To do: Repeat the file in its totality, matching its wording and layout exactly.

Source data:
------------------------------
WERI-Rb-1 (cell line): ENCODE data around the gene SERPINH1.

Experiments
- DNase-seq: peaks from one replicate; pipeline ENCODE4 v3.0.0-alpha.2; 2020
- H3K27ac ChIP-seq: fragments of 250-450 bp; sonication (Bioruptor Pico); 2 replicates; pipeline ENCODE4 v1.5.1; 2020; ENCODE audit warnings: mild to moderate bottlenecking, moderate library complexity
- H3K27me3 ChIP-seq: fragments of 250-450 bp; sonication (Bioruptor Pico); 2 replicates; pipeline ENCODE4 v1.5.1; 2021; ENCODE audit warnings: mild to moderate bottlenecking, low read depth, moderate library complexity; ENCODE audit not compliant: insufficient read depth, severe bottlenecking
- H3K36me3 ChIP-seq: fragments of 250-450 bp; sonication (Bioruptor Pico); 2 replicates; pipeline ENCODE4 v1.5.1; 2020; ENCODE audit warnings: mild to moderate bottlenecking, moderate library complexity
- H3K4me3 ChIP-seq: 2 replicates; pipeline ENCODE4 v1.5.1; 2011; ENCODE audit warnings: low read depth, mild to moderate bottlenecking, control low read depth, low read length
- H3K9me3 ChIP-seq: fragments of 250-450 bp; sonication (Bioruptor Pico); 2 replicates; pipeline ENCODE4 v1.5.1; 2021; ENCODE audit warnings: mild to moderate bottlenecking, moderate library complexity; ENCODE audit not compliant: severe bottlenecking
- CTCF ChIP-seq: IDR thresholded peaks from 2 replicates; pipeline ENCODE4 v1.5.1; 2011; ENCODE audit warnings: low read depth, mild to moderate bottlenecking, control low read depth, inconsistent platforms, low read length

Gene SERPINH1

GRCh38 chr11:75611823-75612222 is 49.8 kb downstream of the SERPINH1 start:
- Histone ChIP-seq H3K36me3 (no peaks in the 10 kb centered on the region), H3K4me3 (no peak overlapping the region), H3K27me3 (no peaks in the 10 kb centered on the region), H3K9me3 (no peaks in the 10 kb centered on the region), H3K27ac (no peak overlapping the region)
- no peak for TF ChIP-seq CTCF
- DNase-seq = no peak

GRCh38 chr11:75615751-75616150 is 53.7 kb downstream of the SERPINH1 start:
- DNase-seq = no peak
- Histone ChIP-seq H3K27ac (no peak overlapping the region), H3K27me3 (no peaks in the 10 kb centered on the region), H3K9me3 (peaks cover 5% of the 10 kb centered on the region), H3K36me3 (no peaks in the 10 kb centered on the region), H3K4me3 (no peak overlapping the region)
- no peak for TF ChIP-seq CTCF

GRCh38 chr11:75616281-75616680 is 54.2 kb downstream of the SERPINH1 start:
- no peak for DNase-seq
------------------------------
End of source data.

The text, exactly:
WERI-Rb-1 (cell line): ENCODE data around the gene SERPINH1.

Experiments
- DNase-seq: peaks from one replicate; pipeline ENCODE4 v3.0.0-alpha.2; 2020
- H3K27ac ChIP-seq: fragments of 250-450 bp; sonication (Bioruptor Pico); 2 replicates; pipeline ENCODE4 v1.5.1; 2020; ENCODE audit warnings: mild to moderate bottlenecking, moderate library complexity
- H3K27me3 ChIP-seq: fragments of 250-450 bp; sonication (Bioruptor Pico); 2 replicates; pipeline ENCODE4 v1.5.1; 2021; ENCODE audit warnings: mild to moderate bottlenecking, low read depth, moderate library complexity; ENCODE audit not compliant: insufficient read depth, severe bottlenecking
- H3K36me3 ChIP-seq: fragments of 250-450 bp; sonication (Bioruptor Pico); 2 replicates; pipeline ENCODE4 v1.5.1; 2020; ENCODE audit warnings: mild to moderate bottlenecking, moderate library complexity
- H3K4me3 ChIP-seq: 2 replicates; pipeline ENCODE4 v1.5.1; 2011; ENCODE audit warnings: low read depth, mild to moderate bottlenecking, control low read depth, low read length
- H3K9me3 ChIP-seq: fragments of 250-450 bp; sonication (Bioruptor Pico); 2 replicates; pipeline ENCODE4 v1.5.1; 2021; ENCODE audit warnings: mild to moderate bottlenecking, moderate library complexity; ENCODE audit not compliant: severe bottlenecking
- CTCF ChIP-seq: IDR thresholded peaks from 2 replicates; pipeline ENCODE4 v1.5.1; 2011; ENCODE audit warnings: low read depth, mild to moderate bottlenecking, control low read depth, inconsistent platforms, low read length

Gene SERPINH1

GRCh38 chr11:75611823-75612222 is 49.8 kb downstream of the SERPINH1 start:
- Histone ChIP-seq H3K36me3 (no peaks in the 10 kb centered on the region), H3K4me3 (no peak overlapping the region), H3K27me3 (no peaks in the 10 kb centered on the region), H3K9me3 (no peaks in the 10 kb centered on the region), H3K27ac (no peak overlapping the region)
- no peak for TF ChIP-seq CTCF
- DNase-seq = no peak

GRCh38 chr11:75615751-75616150 is 53.7 kb downstream of the SERPINH1 start:
- DNase-seq = no peak
- Histone ChIP-seq H3K27ac (no peak overlapping the region), H3K27me3 (no peaks in the 10 kb centered on the region), H3K9me3 (peaks cover 5% of the 10 kb centered on the region), H3K36me3 (no peaks in the 10 kb centered on the region), H3K4me3 (no peak overlapping the region)
- no peak for TF ChIP-seq CTCF

GRCh38 chr11:75616281-75616680 is 54.2 kb downstream of the SERPINH1 start:
- no peak for DNase-seq